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February 21, 2019 at 1:59 pm

Spectrum Interviews Abu-Rish about U.S. Policy in Middle East

Dr. Ziad Abu-Rish

Dr. Ziad Abu-Rish

Dr. Ziad Abu-Rish, Assistant Professor of History and Director of the Middle East and North Africa Certificate Program, discussed U.S. policy in the Middle East on WOUB’s Spectrum Podcast headlined “Iran’s Strength is the Primary Target of the Trump Team in the Middle East.”

Hosted by Spectrum‘s Tom Hodson, the nearly 40-minute interview covered a range of issues, including the Trump administration’s decisions regarding ground troops in Syria, the anti-ISIS campaign, and escalations with Iran.

Abu-Rish believes the U.S. withdrawal from Syria is “a good thing” in light of his assessment that “the U.S. presence in Syria is a very convoluted one that has competing interests motivating it, and as a result has been ineffective and done more harm than good.” Speaking directly to the fate of the Kurdish groups the U.S. is currently allied with, Abu-Rish noted:

I think the real question, Tom, is if the groups on the ground, especially the SDF (the primary Kurdish political group in the parts of Syria that we are talking about) will be allowed to negotiate and put in place arrangements with the Syrian regime that will allow them to avoid the possible intervention and confrontation with Turkish military forces. That is a primary goal of the SDF and other forces on the ground in trying to negotiate with the Syrian government.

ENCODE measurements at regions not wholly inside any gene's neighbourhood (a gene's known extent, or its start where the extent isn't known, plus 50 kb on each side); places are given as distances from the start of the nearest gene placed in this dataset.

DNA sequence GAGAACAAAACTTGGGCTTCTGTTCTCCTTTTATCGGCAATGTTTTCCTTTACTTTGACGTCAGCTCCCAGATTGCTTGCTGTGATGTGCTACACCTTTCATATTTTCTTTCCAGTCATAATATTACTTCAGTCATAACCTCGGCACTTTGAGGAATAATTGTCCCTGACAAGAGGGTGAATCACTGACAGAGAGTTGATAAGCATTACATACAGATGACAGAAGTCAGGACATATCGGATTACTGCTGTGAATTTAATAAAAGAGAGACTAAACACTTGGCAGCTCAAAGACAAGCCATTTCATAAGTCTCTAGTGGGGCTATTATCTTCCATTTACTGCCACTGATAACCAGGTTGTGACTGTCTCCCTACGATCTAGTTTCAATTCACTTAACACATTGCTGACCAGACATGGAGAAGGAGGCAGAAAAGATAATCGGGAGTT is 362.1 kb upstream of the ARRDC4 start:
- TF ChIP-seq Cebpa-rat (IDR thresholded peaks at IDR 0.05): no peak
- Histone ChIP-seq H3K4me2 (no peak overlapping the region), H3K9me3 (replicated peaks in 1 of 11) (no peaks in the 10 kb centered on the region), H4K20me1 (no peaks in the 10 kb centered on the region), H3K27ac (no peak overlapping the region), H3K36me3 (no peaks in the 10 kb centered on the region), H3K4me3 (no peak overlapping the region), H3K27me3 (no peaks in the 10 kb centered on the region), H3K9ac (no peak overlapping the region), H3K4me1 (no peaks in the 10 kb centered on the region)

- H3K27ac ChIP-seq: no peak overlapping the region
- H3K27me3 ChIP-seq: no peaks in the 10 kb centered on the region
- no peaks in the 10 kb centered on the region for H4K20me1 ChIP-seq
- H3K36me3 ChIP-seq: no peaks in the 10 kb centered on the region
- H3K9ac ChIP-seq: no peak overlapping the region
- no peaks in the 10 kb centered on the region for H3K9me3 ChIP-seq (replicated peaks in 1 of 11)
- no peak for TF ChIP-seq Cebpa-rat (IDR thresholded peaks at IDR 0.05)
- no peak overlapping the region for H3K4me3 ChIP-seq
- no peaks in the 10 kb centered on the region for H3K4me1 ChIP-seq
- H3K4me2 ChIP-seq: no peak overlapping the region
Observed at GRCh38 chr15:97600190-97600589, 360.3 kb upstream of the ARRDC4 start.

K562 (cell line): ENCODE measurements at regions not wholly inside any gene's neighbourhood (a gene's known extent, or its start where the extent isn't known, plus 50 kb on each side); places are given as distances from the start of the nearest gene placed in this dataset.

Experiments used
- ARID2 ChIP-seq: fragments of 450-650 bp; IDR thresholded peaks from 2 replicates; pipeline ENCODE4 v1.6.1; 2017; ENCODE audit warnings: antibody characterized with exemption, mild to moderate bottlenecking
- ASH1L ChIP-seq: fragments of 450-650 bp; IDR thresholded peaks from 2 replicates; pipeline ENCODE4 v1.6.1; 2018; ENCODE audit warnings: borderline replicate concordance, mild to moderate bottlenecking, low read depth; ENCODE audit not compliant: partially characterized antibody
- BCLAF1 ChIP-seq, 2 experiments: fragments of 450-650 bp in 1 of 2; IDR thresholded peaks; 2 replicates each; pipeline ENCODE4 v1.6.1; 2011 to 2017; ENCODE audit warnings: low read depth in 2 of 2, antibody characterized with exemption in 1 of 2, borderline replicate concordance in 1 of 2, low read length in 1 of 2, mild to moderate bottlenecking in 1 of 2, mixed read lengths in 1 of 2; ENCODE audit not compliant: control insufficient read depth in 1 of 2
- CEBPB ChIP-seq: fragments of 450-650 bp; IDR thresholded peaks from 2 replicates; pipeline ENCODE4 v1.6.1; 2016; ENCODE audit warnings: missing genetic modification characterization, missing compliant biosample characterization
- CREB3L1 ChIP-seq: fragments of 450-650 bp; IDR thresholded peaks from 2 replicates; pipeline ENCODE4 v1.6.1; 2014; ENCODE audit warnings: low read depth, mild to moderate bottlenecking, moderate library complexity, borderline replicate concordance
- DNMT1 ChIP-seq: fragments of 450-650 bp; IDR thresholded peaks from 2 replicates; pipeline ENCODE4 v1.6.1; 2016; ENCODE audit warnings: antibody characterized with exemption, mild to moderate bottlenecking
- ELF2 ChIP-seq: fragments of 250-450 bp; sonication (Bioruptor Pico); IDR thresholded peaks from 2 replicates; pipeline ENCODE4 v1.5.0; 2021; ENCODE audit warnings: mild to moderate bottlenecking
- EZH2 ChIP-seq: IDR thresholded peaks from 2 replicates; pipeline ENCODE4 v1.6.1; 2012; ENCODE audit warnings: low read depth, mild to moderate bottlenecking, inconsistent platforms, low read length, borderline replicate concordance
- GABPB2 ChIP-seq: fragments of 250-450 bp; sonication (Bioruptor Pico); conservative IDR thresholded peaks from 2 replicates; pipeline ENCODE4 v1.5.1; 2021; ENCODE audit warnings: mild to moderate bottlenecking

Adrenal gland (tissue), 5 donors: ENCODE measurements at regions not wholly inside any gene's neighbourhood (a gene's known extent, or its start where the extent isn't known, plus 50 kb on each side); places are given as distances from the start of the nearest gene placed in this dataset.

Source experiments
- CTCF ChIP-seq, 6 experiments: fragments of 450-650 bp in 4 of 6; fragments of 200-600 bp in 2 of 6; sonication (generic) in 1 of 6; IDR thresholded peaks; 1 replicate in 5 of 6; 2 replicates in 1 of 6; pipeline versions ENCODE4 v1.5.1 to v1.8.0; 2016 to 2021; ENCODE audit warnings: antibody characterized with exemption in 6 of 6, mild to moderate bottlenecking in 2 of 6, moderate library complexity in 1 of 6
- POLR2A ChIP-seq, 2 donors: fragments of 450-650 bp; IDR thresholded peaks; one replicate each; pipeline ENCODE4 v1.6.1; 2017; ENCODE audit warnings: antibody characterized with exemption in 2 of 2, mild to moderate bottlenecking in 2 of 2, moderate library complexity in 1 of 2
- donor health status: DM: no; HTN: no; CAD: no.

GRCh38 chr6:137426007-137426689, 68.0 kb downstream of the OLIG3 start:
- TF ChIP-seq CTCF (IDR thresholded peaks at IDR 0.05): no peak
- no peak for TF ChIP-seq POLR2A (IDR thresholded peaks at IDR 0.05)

But you might be aware that very recently the U.S. government has come out and actually said that it opposes the Kurdish groups making any arrangements or cooperation with the Syrian regime.

In his response to a question about President Donald Trump’s declaration of a complete victory over ISIS, Abu-Rish argued:

I think we should be clear that it was U.S. policies that helped produce the conditions for ISIS, which began in Iraq as a result of the complete destruction and societal breakdown in the aftermath of the 2003 U.S. invasion and subsequent occupation and policies of restructuring Iraqi society, politics, and economics. And so for the United States to claim credit for defeating ISIS without taking responsibility for creating the conditions that led to its emergence is, I think, disingenuine and not really a transparent accounting of what transpired in Syria and Iraq. I also think we need to take into account that the coalition airstrikes and artillery strikes against supposed ISIS targets in Iraq and Syria have resulted in some of the most dramatic accounts of collateral damage as far as civilian populations are concerned.

Abu-Rish also discussed the U.S. policy with respect to Iran. He pointed to the Trump administration’s “significant and systematic escalation of anti-Iran rhetoric and policy.” Asked specifically about the possibility of a confrontation, he said, “I do not think it is responsible to rule out a potential military conflict with Iran given who is in the White House and given the team of people surrounding President Donald Trump.”

Listen to the complete interview in the Feb. 20 episode of Spectrum.

WOUB Spectrum logo in vivid rainbow

For more on Abu-Rish, visit his History Department profile page.

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